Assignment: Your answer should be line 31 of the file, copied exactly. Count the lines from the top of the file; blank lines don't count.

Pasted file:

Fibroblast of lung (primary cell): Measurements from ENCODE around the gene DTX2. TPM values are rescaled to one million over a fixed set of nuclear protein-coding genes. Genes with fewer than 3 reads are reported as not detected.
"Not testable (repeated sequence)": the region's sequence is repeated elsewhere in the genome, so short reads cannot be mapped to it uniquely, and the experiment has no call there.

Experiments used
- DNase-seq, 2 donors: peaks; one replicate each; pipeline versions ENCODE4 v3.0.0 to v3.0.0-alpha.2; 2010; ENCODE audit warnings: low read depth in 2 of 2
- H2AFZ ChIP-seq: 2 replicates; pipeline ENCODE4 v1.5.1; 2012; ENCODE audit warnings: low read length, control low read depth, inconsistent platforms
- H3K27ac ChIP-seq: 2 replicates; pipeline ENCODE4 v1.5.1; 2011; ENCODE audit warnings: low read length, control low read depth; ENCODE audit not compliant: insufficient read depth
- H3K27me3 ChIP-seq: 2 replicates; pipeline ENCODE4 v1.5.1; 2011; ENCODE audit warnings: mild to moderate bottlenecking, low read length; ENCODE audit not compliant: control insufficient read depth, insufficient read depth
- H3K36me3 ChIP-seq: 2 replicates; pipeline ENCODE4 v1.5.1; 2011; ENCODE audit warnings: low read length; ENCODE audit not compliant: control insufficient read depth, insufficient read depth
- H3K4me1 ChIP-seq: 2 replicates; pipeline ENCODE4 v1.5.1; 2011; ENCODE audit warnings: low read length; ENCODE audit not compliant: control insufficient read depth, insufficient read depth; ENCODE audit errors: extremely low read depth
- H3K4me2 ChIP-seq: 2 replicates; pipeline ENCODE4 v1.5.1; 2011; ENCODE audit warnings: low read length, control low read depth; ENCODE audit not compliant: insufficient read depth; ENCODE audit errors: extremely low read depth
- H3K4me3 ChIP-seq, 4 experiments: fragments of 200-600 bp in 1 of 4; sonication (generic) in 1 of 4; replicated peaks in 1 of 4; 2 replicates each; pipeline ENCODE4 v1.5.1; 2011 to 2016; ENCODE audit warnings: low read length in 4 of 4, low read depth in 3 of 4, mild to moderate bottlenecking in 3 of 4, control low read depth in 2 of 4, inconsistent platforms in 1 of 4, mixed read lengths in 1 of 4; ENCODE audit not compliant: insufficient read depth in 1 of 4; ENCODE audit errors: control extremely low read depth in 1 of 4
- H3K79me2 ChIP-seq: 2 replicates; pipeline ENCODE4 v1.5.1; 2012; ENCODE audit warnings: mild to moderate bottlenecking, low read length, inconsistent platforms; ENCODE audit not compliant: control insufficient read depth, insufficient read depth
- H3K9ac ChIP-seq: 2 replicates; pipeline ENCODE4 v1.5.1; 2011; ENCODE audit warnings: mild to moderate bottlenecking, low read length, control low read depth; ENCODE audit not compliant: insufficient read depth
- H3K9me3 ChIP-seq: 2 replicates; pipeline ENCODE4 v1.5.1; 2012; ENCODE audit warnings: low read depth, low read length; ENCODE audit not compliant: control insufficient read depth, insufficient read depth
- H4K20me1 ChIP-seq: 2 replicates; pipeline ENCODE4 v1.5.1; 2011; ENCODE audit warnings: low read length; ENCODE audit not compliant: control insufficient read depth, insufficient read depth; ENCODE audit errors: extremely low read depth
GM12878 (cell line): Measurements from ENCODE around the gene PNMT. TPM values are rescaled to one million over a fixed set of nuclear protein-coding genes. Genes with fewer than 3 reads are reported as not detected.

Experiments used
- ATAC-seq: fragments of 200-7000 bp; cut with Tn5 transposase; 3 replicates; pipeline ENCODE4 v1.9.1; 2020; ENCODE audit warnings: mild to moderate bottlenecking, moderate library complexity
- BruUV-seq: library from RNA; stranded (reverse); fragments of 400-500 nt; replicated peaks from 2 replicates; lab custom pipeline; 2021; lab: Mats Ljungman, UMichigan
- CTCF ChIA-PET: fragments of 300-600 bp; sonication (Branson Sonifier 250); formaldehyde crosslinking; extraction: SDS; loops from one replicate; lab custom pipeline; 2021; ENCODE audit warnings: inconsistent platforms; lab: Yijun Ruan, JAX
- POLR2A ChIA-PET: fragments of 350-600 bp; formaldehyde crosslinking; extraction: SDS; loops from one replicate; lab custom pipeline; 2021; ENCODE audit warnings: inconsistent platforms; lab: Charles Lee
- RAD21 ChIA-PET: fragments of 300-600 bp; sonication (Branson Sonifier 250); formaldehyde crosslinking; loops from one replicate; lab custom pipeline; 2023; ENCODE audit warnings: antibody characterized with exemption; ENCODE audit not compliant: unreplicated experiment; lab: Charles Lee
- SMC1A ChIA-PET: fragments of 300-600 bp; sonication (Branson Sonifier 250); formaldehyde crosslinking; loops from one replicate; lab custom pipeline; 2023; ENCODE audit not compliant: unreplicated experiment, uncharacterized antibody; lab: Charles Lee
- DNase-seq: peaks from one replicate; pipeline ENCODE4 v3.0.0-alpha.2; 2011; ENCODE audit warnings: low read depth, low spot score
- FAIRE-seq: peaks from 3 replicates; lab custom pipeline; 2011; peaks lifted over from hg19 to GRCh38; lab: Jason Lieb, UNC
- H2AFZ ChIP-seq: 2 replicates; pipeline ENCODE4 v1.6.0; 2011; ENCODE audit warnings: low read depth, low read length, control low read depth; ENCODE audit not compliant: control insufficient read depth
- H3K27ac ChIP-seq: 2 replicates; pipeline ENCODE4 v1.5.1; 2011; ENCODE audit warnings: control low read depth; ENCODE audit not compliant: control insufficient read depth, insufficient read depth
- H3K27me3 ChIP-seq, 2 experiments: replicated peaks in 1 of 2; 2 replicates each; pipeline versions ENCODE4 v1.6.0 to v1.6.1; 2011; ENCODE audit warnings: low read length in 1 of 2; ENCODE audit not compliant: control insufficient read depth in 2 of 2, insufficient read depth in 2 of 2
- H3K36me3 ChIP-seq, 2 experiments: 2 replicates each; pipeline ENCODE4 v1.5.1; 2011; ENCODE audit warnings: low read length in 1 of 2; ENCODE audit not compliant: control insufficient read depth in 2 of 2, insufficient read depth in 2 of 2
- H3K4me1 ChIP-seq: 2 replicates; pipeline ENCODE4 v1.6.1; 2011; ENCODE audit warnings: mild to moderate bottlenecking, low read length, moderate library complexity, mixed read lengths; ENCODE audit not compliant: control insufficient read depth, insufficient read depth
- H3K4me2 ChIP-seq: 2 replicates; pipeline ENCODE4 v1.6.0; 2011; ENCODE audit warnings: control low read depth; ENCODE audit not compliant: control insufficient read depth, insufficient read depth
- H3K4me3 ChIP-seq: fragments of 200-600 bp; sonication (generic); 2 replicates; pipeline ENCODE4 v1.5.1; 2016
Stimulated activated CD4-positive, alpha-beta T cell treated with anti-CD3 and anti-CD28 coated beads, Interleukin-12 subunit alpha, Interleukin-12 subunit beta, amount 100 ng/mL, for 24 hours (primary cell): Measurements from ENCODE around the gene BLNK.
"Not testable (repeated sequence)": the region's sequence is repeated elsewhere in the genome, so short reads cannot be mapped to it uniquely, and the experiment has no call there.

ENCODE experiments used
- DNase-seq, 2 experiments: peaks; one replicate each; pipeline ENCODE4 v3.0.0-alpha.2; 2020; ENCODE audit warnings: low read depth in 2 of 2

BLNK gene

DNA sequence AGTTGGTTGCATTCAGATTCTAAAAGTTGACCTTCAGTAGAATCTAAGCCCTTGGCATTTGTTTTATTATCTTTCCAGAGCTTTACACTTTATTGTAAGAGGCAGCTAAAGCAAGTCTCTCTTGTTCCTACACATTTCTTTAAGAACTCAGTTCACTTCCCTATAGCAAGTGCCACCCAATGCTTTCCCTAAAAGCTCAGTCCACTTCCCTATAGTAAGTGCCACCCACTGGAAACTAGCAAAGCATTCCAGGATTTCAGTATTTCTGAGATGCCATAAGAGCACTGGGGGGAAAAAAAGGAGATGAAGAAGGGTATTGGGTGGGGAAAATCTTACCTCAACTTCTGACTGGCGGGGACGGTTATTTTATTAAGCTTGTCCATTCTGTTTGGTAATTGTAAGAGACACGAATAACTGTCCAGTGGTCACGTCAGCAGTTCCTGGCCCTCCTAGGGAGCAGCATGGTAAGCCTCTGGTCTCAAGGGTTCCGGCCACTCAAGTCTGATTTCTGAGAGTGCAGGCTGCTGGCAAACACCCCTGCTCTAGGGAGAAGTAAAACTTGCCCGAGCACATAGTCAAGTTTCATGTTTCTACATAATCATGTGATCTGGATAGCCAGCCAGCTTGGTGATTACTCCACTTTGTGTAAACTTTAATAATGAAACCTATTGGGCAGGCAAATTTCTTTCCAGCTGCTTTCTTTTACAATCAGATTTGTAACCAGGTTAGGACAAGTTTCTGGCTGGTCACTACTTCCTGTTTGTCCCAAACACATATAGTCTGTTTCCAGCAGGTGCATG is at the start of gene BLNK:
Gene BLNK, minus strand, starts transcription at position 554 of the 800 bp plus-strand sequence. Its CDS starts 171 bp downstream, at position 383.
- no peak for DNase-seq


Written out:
- H3K4me2 ChIP-seq: 2 replicates; pipeline ENCODE4 v1.6.0; 2011; ENCODE audit warnings: control low read depth; ENCODE audit not compliant: control insufficient read depth, insufficient read depth